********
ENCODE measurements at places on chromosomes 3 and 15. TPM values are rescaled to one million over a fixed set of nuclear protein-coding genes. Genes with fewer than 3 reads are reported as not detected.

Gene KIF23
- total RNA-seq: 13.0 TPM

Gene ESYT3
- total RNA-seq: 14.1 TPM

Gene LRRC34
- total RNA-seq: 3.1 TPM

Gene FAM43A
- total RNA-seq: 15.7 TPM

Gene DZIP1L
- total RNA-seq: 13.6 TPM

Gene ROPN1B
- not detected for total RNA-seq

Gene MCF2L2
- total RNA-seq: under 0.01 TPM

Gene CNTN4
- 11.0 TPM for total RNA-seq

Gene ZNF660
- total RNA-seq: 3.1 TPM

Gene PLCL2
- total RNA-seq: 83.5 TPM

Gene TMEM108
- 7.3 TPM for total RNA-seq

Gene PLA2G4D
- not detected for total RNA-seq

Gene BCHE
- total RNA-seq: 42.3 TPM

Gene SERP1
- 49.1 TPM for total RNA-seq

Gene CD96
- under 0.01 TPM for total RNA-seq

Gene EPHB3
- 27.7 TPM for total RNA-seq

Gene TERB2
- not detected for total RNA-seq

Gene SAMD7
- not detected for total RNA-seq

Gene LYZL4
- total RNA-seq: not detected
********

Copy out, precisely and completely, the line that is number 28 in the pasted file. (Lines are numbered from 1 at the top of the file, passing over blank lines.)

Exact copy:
Gene SERP1